The first to be buried in the local Cowichee-Natchez Cemetery was a young man in his early twenties. The Kelly family of five came from the area known today as Tigard, Oregon sometime in the 1870s. They settled on a ranch in what today would be considered Lower Naches not far from Gleed, Washington. There were two sons and a daughter. Within a short period the eldest son lost his life to drowning trying to cross the swollen Naches River with a team and wagon, rather than hiring J. B. Nelson’s rope ferry near Painted Rocks. Not long thereafter, the father succumbed to pneumonia and died. Philander Kelly the remaining son, became the man of the house living with his sister and mother on the ranch his father had started.
Fall-Winter view of Cowichee-Natchez Cemetery
By 1880 families were moving north and west along the North Fork of the Cowiche and Philander wanting a place of his own and knowing of a spring that flowed year round, he rushed to file for a homestead patent on a piece of property at the location of that spring. Today most residence remember the site as that of the Highland Saddle Club. The spring at the site was used by many in the hot summer months to water stock and for many years was known as Kelly’s Spring. Ultimately, the site became the first school in the Tieton area in 1882. The school was called North Fork School. The name of the spring later became known as Donnelly Spring when that family acquired the same homestead property.
On a cold blustery January Morning in 1881, Philander was seen by Anson White coming up out of Cowiche Valley on horseback headed north along what today is Old Cowiche Road. White tells the story of asking Kelly where he was headed on such a miserable day. Philander responded by telling White that earlier a company of beef packers from Seattle had packed out a quantity of beef up along the North Fork in the area we think of today as French Canyon and had abandoned a small herd of horses when they left. Kelly explained to White that it was his plan to find the horses and claim them for himself.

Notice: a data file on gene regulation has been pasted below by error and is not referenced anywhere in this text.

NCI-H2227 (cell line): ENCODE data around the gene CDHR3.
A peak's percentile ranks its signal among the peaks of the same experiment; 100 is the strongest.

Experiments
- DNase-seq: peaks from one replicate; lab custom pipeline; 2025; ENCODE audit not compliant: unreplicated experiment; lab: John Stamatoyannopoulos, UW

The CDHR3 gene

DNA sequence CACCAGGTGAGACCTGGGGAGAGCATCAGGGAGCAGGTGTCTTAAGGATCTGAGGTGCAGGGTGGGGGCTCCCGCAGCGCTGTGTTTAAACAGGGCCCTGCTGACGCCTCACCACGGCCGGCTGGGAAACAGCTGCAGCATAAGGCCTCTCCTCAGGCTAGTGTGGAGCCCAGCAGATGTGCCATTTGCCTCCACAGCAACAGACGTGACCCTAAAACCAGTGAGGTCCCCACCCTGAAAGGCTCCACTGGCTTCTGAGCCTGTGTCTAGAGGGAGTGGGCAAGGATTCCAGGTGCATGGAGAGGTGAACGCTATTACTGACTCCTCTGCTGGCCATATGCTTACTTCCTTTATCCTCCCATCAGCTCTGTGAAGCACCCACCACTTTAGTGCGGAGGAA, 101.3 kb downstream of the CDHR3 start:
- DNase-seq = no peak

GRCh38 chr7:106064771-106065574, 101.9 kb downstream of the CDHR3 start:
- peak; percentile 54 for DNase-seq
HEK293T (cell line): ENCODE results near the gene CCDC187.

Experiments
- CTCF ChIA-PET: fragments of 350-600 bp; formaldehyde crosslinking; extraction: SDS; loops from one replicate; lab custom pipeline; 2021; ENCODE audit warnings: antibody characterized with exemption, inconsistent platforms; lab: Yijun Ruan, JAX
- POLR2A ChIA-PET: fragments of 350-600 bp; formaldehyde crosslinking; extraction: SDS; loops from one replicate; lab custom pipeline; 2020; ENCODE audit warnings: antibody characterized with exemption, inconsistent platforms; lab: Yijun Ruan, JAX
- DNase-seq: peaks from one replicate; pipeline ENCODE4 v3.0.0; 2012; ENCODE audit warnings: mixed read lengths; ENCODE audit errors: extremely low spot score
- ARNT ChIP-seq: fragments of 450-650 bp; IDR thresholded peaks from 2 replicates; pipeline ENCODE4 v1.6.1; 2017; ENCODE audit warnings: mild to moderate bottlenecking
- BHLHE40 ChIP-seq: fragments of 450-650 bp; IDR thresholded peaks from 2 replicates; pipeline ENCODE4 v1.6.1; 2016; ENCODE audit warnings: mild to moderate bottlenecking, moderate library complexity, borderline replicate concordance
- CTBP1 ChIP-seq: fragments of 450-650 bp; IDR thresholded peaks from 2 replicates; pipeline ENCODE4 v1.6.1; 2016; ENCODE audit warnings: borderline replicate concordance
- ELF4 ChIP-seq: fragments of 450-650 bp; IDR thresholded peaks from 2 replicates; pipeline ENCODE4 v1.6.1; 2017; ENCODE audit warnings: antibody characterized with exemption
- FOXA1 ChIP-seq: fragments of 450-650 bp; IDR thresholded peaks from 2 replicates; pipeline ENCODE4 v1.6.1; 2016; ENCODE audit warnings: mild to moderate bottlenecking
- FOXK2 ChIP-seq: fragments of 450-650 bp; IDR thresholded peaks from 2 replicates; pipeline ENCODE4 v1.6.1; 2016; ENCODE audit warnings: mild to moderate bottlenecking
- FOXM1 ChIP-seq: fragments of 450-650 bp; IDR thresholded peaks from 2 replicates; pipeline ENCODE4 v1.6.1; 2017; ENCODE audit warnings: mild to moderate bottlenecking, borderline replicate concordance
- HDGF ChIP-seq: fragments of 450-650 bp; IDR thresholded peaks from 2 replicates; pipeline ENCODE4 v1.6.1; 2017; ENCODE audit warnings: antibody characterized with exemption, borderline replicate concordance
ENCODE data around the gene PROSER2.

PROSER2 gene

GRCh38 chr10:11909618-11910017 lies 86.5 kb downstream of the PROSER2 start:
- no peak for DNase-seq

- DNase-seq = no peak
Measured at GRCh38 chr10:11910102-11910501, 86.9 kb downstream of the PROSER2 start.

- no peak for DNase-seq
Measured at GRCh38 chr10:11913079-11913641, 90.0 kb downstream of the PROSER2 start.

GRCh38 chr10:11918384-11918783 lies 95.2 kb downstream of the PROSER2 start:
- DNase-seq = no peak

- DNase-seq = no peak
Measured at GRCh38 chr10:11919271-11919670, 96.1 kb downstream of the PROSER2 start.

White tells the story that the weather couldn’t have been more miserable that day with heavy dark clouds even at mid-day along the North Fork, bone biting cold and a bit of a snow-sleet in the air. He said he pointed out to Kelly that he was taking a risk; everybody knew the winter in those hills already had been a bad one and it wasn’t half over. White said he told Kelly, “You could get up in those hills and it starts snowing and you won’t be able to find your way out.” Kelly was determined stating he knew right where the horses were and he would be in and out of there before any heavy snow could settle in. With that, Anson White said Kelly turned and headed toward the North Fork. He passed the old mountain-man turned farmer, Joe Robbins’ place up on the North Fork near where Forney Road passes over the North Fork, but no one else saw him that day.
Anson White said that Kelly had no more than gotten out of sight and it commenced to snowing and snowing hard. It snowed all that afternoon and night, and off and on for two more days. White was sure Kelly had not gotten out and organized a search party which included White and Kelly’s friend, Andrew J. Splawn. They rode as far as they could up on Loudon Hill near French Canyon, but the snow became too deep for the horses and they turned back in hopes that Kelly had dug in somewhere waiting for better conditions.
The winter of 1880/1881 turned out to be one of the worst on record in the area. As told elsewhere on this website, over 100,000 head of free range cattle were lost that winter all directly or indirectly due to the weather. It was March before enough snow had melt to warrant another search for Kelly. This time the search party rode back to the spot they had turned back from earlier in January. There, some one hundred yards further north and west they found Kelly sitting at the base of the southeast side of a tree. The area showed evidence that he had made an attempt to get a fire going, but he had been unsuccessful and had fr